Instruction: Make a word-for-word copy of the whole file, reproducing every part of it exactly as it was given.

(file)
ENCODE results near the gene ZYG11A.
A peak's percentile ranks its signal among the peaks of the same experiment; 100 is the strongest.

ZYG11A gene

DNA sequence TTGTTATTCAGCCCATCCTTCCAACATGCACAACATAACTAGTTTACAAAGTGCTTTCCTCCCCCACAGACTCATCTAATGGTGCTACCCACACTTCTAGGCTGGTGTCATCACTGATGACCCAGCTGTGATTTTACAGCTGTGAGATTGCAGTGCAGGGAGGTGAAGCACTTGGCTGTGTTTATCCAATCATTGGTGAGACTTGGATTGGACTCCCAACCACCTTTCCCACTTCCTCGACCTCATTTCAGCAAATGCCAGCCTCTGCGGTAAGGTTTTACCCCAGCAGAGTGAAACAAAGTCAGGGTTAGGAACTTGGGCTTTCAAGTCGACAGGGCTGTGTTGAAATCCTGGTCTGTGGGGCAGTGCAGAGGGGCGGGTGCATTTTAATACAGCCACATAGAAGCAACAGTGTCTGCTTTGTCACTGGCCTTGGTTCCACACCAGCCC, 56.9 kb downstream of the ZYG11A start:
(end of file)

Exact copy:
ENCODE results near the gene ZYG11A.
A peak's percentile ranks its signal among the peaks of the same experiment; 100 is the strongest.

ZYG11A gene

DNA sequence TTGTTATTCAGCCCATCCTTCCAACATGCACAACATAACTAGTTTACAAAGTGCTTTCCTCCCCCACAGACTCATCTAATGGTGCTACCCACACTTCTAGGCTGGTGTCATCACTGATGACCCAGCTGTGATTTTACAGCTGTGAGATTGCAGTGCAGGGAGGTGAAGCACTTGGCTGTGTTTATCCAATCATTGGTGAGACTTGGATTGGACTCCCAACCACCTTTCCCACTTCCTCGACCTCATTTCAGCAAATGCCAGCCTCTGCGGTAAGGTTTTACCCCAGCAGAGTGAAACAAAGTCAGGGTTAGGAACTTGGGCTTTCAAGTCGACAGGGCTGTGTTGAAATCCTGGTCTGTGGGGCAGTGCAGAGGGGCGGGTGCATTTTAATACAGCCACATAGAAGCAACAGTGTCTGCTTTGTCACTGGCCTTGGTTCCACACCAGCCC, 56.9 kb downstream of the ZYG11A start: